Jennifer McShane hails the return of a nineties cult TV show – and the joyous fandom that came with it. But why is it considered odd to embrace fandom as an adult?
I have an obsessive personality. If something in a film, book or a song resonates with me, I’ll latch onto it with an iron grip, and it’ll consume me. I’ll want to write about it, think about it, heck; I’ll even dream about it. Perhaps this is why few would be surprised with my omission that, at nearly thirty, I’m a complete fangirl. The word ‘fangirl’ officially describes someone who is obsessed with ‘comics, film, music, or science fiction.’ Film and music are my ‘Things.’ The Things I’ll consume, comb through or think a lot about in my spare time. And though it sounds weird, this is something that affects a lot of people – they just tend to be younger teens. Fangirling to this extent as an adult isn’t quite socially accepted the same way.
So amidst a sea of tweens, Justin Bieber fans and mass judgement, calling yourself a devoted fan of anything as an adult doesn’t exactly up your street cred. Because it goes beyond simply admiring someone as a fan. You join multiple forums and Facebook groups, hold meetups with strangers that you connect with only because they too, are pondering what actually goes on in the Red Room in Twin Peaks. You can almost see your (non-obsessed) friends and family members scratching their heads. “But…isn’t it just a TV show?” Get out of my life; I’m disowning you.
It’s this TV show that started my fangirling afresh in 2017. Having missed all the Who Killed Laura Palmer bantering when it first aired in the early nineties (I was four), Twin Peaks: The Return aired a couple of weeks ago, twenty-five years after fans never thought it’d see the light of day again. By day, I try my best to be an actual adult – working, drinking too much coffee and trying to function in the world – but by night, I’m commenting, posting and pondering theories of the dream-like world created by Mark Frost and David Lynch.
There’s nothing quite like the joy that comes with feeling, even amongst a sea of people you’ve never met in real life, that you belong somewhere.
It’s a new experience for me. Because I came late to the show, I don’t have the nostalgia that a lot have, having watched the original series two decades ago. But that’s one of the most potent things about fandom: the nostalgia. Go on to any group, and it’s a huge topic of conversation; the feelings and memories evoked and associated with the show, film or song in question. Because you’re instantly transported to a time when you had (a little more) youth on your side, and things were much simpler. The world didn’t seem like such a scary place and gathering around the TV set, midweek, with as many doughnuts, cups of coffee and cherry pie as you could get your hands on was what people did. And long before the Reddit threads for Westworld, people did the same thing for Twin Peaks – they came together, online, united in their love for the show. With the guessing came original fandom; the theories, stories and newfound friendships that were instrumental in keeping the show alive decades after it went off the air.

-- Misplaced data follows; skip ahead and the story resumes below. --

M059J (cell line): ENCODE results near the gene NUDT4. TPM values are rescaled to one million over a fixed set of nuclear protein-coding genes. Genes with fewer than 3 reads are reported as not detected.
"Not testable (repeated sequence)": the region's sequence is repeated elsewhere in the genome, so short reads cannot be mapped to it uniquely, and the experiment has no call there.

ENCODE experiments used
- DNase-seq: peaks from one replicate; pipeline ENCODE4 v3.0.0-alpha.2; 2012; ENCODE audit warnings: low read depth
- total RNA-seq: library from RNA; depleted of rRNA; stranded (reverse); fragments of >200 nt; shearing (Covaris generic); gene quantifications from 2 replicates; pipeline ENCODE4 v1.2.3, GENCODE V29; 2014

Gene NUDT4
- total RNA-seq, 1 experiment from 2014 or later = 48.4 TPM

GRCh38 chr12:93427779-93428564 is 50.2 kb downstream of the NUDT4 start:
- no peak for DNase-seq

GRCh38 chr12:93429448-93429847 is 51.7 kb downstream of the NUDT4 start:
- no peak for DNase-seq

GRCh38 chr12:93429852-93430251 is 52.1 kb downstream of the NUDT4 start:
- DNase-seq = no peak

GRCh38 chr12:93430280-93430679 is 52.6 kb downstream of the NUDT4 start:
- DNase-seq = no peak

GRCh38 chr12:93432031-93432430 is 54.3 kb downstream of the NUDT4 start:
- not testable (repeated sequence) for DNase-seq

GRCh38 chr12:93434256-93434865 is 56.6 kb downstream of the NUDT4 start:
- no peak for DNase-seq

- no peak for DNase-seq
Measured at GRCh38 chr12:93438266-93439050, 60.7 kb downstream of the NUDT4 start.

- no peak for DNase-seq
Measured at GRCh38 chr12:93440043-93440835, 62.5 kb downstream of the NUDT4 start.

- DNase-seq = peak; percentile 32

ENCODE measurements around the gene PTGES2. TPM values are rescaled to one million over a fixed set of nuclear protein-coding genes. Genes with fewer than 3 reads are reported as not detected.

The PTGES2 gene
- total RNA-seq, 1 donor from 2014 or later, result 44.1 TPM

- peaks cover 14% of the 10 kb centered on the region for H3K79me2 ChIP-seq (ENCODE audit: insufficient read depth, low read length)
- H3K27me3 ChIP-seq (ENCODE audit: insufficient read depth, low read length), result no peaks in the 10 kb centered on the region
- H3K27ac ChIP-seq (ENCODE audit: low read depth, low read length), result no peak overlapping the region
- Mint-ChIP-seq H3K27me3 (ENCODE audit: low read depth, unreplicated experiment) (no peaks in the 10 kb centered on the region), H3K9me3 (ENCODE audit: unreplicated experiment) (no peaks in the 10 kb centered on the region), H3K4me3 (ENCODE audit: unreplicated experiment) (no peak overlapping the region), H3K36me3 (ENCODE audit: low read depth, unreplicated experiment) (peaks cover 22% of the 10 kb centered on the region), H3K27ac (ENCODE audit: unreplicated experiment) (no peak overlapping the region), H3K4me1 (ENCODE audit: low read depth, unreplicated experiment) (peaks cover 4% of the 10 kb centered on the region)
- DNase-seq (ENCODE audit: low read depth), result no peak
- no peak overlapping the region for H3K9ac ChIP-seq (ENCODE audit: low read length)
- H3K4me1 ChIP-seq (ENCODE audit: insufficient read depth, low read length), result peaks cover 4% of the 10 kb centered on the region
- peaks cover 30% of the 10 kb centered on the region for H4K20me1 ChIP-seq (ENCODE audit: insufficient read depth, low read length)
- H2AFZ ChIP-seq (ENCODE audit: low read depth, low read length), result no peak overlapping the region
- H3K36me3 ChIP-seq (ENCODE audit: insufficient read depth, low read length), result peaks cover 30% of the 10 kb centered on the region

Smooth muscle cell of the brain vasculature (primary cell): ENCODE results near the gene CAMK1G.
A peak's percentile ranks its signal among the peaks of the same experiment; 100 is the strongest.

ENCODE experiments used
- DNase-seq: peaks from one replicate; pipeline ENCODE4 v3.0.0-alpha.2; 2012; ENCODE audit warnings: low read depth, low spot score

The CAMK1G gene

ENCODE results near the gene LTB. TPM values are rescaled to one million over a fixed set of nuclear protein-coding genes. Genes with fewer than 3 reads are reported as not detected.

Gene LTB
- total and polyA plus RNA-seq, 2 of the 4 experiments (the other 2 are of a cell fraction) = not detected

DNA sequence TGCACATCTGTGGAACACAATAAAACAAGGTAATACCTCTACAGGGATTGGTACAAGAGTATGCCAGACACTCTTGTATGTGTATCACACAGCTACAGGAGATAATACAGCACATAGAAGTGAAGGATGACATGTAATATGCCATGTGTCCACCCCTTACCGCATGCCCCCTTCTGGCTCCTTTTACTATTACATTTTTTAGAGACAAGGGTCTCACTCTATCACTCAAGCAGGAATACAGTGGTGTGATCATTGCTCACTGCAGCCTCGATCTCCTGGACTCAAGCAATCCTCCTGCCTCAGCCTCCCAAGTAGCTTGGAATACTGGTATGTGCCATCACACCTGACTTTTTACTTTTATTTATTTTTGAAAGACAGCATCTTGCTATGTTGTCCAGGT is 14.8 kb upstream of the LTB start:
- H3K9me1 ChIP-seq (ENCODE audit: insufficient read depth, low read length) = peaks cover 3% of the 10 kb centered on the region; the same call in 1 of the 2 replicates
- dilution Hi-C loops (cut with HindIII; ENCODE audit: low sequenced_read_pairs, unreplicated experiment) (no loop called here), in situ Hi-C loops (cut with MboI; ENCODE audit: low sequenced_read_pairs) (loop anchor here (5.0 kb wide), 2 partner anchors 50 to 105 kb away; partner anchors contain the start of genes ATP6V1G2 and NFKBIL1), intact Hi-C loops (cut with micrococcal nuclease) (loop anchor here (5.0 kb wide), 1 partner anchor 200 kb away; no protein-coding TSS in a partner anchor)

But the fact of the matter is, it isn’t seen as ‘the norm’ to be such a serious fanatic as an adult, something that saddens me. I’m unashamed in my devotion for the show and Lynch’s work. But I see the bemused smiles of my work colleagues – God bless them – when I happily ramble on about glass boxes and BOB and the fact that the soundtrack alone is worth watching the show for and they don’t quite get it.
Maybe it’s because they are too busy immersed in the real world – and I favour my own where Clinton became President and Trump died from a mystery illness – but it’s never bothered me. Because I feel they are missing out on something. There’s nothing quite like the joy that comes with feeling, even amongst a sea of people you’ve never met in real life, that you belong somewhere. And that you’re a part of something, even a piece of art, that brings so much joy to so many people. And boy, has the new series given so many so much joy. Shows like Twin Peaks do this. They inspire something; encourage you to dream and think outside the box. To think of venturing to somewhere far away, maybe making a life change you never thought you would or see the place you never thought you’d see. Escapism in the purest, best sense of the word.
What could honestly be more wonderful than that? Because in a world struck by so much grief and tragedy, we need all the joy we can get. And if you get your daily dose of happiness scrolling through a Facebook feed littered with so many intelligent theories that you no longer see updates from your family and friends (trust me, it makes sense if you’ve joined quite a few of these groups), what’s to be ashamed of? It’s simple, it makes you feel good and encourages you to dream.
And for that alone, I’ll happily be a fangirl forevermore.